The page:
New York, New York – Anti-gay hate crime murders reported for 2009 spiked up to the second highest level in a decade, according to the recent Hate Crimes Statistics Report of the National Coalition of Anti-Violence Programs (NCAVP). The press release in its entirety may be found here.  22 murders of LGBT people were reported by law enforcement agencies around the nation last year. Communities of color and transgender persons were the hardest hit, a grim trend to watch carefully in the coming months.  79% of anti-gay murder victims were people of color, and the majority of them were transgender women.  The vast majority of attackers were men (77%) and were strangers to the victims they attacked (40%).  Community United Against Violence’s Maria Carolina Morales noted in a conference call with the Bay Area Reporter that there continues to be “severe and persistent violence” against LGBTQ communities.”  Ms. Morales, based in San Francisco, emphasized that “people of color, transgender women, and others continue to be disproportionately targeted for violence.” The report of the NCAVP shows that the highest incidence of physical attacks against LGBTQ people took place in October 2009 to coincide with the passage of Federal Hate Crimes legislation, the James Byrd, Jr. and Matthew Shepard Hate Crimes Prevention Act.  The heightened media profile of the gay community is thought to account for the spike in numbers. As the press release states, there is a troubling correlation between “increased visibility and increased vulnerability.” Another alarming finding is that though the total of 2009 anti-gay hate crimes reports has dropped around 12% over the previous year, the NCAVP believes this does not mean that the actual numbers of physical bias attacks lessened last year.  The drop took place because of cut-backs in funding to support reporting at the state and local levels.  Lisa Gilmore of Community United Against Violence, a San Francisco-based organization reporting in this year’s findings, told the Bay Area Reporter, “During the past year, NCAVP member organizations lost crucial staff and programming in the wake of the [national] fiscal crisis…We believe that this drastically limited the ability of LGBTQ people to report violence and access support.”  The NCAVP report made several recommendations for the coming year, including restoring funding to local, state and federal anti-violence programs, community-initiated efforts, and deliberate and consistent inclusion of LGBTQ people in research studies.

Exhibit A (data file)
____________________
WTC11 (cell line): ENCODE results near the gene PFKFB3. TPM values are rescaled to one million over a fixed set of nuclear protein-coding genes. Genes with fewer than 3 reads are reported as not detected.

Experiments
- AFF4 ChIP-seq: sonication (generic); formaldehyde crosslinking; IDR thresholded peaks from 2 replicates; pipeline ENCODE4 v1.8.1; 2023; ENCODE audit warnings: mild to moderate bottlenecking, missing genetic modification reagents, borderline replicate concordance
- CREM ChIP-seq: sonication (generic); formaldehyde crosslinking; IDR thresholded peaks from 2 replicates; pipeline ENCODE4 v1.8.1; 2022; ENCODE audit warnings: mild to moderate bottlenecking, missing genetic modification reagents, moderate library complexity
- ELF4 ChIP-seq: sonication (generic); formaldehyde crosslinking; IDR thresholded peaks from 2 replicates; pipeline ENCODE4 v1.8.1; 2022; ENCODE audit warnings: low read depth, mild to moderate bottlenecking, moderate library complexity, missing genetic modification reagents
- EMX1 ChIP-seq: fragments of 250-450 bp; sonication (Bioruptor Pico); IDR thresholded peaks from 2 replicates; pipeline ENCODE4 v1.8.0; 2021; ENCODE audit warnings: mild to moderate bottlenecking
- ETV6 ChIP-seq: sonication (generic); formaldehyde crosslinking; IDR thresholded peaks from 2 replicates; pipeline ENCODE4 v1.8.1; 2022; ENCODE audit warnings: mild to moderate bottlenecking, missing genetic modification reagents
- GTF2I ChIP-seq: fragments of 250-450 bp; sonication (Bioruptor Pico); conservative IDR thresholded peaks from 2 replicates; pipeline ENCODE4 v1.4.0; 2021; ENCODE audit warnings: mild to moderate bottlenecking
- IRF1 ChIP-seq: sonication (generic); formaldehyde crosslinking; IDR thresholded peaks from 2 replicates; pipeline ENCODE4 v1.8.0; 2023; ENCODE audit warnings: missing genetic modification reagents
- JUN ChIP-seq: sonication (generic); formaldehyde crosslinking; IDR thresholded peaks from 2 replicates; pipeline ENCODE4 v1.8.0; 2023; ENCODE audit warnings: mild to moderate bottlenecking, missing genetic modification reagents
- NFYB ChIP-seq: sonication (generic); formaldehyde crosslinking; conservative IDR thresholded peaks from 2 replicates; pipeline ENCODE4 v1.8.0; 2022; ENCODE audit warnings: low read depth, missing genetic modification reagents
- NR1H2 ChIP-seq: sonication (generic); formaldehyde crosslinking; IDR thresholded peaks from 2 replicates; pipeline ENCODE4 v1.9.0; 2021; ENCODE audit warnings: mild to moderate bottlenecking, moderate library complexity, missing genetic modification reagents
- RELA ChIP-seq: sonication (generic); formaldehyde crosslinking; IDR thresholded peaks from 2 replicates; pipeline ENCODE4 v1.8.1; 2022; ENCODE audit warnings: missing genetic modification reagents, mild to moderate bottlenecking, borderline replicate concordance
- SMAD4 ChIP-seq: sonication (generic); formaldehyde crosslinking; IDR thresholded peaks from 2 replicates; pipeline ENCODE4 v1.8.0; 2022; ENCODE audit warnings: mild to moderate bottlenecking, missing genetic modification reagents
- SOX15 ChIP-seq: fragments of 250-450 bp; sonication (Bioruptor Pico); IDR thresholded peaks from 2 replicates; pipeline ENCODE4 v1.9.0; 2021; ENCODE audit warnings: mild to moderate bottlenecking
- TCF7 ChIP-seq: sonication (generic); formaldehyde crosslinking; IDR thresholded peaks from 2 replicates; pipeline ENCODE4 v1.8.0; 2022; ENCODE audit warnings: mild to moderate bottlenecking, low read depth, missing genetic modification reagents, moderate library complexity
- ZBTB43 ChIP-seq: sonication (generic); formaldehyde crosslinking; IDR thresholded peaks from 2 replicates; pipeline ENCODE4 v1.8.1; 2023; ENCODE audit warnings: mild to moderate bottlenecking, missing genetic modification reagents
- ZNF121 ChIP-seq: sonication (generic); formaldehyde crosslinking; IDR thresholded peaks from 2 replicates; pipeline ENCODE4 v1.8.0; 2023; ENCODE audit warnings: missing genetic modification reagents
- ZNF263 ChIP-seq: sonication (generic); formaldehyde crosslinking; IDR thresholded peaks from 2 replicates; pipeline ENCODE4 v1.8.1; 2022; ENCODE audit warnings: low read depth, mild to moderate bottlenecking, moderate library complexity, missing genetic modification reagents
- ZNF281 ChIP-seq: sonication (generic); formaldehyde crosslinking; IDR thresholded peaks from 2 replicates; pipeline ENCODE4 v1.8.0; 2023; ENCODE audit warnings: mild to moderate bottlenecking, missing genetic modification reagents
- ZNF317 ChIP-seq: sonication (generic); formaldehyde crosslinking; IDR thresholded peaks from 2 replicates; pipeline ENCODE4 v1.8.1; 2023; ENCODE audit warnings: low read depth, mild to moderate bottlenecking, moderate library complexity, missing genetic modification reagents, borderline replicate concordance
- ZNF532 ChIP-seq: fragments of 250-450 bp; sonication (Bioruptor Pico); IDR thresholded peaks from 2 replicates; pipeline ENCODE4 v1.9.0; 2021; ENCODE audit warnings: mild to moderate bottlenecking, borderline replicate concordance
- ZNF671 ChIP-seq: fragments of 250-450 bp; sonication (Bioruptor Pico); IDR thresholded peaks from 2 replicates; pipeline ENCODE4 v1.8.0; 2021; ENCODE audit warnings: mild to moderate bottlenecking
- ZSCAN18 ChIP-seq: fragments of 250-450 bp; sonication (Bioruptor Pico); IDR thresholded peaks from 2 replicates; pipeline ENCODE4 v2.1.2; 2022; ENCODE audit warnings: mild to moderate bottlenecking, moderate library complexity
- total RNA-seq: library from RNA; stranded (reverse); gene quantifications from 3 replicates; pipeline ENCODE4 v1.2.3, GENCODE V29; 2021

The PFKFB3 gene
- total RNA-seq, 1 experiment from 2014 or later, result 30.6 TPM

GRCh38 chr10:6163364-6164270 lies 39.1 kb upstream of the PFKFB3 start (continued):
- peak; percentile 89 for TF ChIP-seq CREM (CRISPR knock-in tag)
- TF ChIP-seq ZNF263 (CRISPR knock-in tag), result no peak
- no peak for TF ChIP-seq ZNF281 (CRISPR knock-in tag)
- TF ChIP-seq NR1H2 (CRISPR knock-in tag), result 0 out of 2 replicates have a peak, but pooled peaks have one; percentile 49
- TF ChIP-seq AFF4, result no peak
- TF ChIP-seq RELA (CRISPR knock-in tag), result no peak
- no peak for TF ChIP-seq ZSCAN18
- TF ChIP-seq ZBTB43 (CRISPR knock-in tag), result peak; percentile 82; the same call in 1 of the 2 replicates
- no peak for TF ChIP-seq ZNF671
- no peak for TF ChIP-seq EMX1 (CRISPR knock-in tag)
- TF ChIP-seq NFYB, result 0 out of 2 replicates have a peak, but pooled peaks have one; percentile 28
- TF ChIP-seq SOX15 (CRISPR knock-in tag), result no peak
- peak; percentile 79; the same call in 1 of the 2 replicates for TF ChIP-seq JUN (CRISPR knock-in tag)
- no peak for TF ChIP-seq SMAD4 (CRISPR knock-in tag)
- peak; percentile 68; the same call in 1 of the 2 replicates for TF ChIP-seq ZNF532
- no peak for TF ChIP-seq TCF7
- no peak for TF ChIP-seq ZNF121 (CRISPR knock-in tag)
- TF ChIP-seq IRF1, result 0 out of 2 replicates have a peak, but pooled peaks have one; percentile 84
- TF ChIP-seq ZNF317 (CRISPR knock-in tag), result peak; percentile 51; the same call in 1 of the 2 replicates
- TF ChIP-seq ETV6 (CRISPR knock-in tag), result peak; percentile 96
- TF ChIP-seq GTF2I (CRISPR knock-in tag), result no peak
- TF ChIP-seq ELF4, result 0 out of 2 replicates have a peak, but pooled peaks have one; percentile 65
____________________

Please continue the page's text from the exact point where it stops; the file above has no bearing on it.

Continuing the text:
July 17, 2010 Posted by | African Americans, Anti-LGBT hate crime, anti-LGBT hate crime murder, Bisexual persons, gay men, gay teens, Hate Crime Statistics, Hate Crimes, hate crimes prevention, Heterosexism and homophobia, Latino and Latina Americans, Latinos, Law and Order, Legislation, Lesbian women, Matthew Shepard Act, National Coalition of Anti-Violence Programs (NCAVP), New York, Perpetrators of Hate Crime, Social Justice Advocacy, transgender persons, transphobia | , , , , , , , , , , , , , , , , | Comments Off on Gays Murdered at 2nd Highest Level in a Decade

Terlingua Hate Rapists Still Unpunished

Boathouse Bar, Terlingua, Texas where two alleged rapists kidnapped their victim (Stephen Sprinkle photo)